I love zombie movies, always have. My mother always says the same thing when I flip to the latest Romero or Bram Stoker offshoot: You know, DEMONS enter into your dwelling through movies like this.

    Seriously.

    She discoursed on how the wooden elephant from India in my father’s house (it was a gift) is a demon magnet because it’s an IDOL!

    I look back and it’s no wonder I stayed religious so long. Our house was permeated with Christ-inanity.

  • Gabriel

    Polly,
    What did she think aboutthe dungeon and dragons type role playing games?

  • http://www.skepchick.org writerdd

    Laura Dripps is being ridiculous. If Palin is in the white house, that certainly is breaking the glass ceiling. Just because someone doesn’t like her, or because she holds some ridiculous beliefs, doesn’t make the accomplishment any less.

    Anyway, does anyone know if Barker’s new book is substantially different than his old one? The titles make it sound like the books are are a lot alike, and the descriptions and info I’ve seen online make it sound like perhaps the new one is just an updated version of the old one.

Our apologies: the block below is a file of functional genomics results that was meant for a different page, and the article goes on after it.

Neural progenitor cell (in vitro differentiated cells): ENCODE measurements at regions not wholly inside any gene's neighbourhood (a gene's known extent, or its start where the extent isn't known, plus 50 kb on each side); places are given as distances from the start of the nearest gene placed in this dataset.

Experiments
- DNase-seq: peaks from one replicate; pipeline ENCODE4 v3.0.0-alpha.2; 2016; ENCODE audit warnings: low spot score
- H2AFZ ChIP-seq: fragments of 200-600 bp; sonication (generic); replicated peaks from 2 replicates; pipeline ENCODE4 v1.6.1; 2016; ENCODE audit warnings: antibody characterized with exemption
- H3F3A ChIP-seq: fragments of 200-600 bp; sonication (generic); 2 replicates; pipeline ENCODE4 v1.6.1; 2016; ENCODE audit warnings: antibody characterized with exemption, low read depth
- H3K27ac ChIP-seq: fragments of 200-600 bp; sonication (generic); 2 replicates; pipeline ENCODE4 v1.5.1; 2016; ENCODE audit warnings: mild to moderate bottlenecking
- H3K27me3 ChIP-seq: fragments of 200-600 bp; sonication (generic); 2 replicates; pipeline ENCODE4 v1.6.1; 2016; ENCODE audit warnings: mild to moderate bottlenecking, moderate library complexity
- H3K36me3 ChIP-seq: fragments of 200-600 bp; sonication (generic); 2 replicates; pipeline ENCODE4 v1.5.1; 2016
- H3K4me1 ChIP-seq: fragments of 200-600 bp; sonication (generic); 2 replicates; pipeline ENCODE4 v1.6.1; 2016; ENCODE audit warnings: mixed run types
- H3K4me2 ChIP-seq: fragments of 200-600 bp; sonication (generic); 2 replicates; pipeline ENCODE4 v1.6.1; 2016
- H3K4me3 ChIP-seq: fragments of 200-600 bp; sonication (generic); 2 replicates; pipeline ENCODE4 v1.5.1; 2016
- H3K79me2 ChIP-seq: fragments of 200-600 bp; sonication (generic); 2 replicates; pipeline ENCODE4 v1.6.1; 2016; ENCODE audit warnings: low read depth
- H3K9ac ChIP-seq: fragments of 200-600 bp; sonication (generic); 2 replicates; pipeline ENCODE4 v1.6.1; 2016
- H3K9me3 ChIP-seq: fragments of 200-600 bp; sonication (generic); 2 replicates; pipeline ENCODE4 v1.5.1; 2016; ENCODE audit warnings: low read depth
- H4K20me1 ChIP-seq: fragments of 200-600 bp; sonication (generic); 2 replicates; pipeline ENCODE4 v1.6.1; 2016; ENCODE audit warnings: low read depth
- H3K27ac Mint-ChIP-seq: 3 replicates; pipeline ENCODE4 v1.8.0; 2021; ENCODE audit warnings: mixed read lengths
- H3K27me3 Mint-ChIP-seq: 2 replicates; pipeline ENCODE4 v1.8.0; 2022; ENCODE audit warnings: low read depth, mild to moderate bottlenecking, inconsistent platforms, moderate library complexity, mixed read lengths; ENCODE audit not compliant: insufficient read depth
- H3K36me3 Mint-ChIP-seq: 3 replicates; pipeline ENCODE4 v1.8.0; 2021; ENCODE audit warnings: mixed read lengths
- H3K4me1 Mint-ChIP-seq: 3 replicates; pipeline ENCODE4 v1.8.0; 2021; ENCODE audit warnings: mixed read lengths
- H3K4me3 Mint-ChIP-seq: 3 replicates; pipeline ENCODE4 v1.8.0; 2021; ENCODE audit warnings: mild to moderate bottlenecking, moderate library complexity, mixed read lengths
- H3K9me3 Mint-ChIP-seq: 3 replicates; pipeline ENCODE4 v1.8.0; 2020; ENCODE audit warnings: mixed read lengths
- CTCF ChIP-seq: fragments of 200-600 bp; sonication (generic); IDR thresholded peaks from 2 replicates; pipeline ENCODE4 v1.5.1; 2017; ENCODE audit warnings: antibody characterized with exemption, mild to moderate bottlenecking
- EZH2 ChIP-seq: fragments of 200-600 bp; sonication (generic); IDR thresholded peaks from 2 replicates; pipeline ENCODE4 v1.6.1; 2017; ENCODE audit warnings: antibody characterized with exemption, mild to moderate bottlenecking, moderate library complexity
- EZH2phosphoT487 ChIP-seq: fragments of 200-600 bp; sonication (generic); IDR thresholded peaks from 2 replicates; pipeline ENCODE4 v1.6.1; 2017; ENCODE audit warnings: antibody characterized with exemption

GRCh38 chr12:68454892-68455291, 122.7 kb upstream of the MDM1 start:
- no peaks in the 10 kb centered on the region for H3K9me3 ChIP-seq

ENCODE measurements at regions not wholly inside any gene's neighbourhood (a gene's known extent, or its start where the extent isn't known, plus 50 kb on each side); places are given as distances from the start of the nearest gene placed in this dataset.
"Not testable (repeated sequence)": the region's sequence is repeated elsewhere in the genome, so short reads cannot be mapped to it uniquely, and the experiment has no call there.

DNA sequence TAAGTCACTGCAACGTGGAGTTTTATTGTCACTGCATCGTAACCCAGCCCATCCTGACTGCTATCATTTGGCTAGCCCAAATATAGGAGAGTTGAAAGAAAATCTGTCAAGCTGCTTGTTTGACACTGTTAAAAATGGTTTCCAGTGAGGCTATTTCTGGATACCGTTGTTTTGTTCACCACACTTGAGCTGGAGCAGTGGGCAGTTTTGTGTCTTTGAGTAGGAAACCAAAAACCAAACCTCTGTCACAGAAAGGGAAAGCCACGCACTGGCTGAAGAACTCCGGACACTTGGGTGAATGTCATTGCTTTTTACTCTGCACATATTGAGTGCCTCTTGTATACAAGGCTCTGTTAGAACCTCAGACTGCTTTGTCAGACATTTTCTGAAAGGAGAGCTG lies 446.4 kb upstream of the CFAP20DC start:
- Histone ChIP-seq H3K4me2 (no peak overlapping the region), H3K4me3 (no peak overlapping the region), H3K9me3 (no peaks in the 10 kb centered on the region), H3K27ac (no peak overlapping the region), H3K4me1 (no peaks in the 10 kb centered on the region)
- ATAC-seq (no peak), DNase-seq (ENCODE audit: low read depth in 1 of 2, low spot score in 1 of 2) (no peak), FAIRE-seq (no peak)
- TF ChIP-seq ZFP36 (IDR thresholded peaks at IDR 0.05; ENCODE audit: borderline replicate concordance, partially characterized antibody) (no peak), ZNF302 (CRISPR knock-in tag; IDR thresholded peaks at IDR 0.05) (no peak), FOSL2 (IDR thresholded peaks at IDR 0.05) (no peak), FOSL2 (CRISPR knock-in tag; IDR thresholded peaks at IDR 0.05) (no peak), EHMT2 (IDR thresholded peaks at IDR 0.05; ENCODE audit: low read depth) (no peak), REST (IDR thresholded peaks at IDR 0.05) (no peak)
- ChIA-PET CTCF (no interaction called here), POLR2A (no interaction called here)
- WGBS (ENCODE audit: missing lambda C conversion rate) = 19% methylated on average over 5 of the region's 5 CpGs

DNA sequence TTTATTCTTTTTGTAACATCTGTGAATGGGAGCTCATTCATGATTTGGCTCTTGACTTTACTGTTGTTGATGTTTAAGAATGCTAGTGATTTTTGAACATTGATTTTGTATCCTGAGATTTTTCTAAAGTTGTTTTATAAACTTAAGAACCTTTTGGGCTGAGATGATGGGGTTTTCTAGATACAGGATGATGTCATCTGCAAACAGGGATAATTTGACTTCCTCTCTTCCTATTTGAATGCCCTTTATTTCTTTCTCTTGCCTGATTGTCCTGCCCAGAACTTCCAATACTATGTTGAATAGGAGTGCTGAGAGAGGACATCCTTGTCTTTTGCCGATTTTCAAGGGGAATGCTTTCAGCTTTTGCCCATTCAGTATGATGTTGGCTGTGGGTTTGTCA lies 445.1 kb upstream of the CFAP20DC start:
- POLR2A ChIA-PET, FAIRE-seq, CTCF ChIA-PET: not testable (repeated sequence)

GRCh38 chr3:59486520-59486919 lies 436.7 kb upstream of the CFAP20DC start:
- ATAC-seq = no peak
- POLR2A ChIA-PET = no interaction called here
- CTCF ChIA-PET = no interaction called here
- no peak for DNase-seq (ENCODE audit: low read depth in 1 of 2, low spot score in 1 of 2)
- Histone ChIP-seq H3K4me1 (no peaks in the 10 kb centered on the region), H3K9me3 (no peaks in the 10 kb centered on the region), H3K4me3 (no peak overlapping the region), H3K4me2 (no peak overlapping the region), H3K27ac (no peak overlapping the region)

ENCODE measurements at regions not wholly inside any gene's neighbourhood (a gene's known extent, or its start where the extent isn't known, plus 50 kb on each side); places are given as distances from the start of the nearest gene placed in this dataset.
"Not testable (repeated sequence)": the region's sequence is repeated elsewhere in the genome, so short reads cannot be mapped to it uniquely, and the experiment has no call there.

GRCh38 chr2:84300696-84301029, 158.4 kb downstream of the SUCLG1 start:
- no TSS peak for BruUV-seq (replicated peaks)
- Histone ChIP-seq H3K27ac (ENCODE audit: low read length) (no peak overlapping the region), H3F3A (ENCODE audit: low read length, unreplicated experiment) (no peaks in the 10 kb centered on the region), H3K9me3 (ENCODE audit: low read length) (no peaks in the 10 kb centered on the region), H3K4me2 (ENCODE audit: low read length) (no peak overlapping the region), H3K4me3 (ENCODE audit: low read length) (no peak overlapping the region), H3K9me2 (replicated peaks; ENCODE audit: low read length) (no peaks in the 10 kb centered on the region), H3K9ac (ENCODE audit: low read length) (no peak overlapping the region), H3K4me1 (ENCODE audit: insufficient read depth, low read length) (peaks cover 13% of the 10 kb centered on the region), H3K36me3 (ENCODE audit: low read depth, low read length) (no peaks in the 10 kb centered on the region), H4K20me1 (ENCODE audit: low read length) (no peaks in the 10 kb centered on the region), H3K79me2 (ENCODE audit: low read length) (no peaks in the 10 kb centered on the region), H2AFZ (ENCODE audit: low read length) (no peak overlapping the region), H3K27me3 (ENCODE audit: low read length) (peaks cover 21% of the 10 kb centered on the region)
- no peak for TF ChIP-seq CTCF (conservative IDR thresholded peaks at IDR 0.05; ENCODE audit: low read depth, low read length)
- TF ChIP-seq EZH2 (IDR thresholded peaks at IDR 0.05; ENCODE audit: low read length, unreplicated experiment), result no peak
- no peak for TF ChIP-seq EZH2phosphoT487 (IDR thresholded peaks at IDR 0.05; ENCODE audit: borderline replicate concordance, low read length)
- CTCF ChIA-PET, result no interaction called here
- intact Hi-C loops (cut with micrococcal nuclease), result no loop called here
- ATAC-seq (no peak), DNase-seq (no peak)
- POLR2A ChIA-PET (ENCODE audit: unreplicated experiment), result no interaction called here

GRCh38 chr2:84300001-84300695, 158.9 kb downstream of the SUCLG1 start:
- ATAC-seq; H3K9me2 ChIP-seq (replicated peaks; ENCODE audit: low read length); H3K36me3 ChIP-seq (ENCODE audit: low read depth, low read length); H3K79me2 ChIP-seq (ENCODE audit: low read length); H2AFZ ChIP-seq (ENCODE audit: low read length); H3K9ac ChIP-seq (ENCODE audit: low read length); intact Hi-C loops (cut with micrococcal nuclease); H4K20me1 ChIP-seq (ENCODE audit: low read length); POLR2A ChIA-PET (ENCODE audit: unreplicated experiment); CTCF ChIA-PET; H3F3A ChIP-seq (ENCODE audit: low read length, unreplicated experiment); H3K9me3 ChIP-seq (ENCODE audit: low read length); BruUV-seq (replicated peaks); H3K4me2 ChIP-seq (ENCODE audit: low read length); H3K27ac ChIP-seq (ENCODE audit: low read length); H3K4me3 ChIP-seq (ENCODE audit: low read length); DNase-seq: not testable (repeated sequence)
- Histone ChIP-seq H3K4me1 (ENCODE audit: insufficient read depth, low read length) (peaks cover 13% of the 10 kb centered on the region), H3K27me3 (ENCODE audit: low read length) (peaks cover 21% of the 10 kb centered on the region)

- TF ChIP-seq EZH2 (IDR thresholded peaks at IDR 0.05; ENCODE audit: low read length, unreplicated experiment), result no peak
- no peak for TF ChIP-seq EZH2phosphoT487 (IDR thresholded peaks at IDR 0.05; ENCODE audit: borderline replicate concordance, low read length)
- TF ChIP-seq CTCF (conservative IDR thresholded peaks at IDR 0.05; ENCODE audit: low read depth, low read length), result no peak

• Polly

    @Gabriel,

    OH, I never played that game.

    Back then there were 3 things that were sure to bring the forces of Hell to your living room:

    1)D&D

    2)MTV – and, a little before that, heavy metal LPs. Uncovering “backward masking” was popular, too. I don’t know if anyone even remembers that.

    3)Occultism – including tarot cards, Halloween, and stupid party games.

    Harry Potter is also considered dangerous. But, of course, I’m a bit beyond that demographic.

  • http://www.skepchick.org writerdd

    The description of Barker’s old book from ffrf.org:

    After 19 years of evangelical preaching, missionizing, evangelism and Christian songwriting, Dan Barker “threw out the bathwater and discovered there is no baby there.” Barker describes the intellectual and psychological struggle required to move from fundamentalism to freethought. Sections on biblical morality, the historicity of Jesus, bible contradictions, the unbelievable resurrection, and much more. This book is an arsenal for skeptics and a direct challenge to believers.

    The description of Barker’s new book from Booksamillion: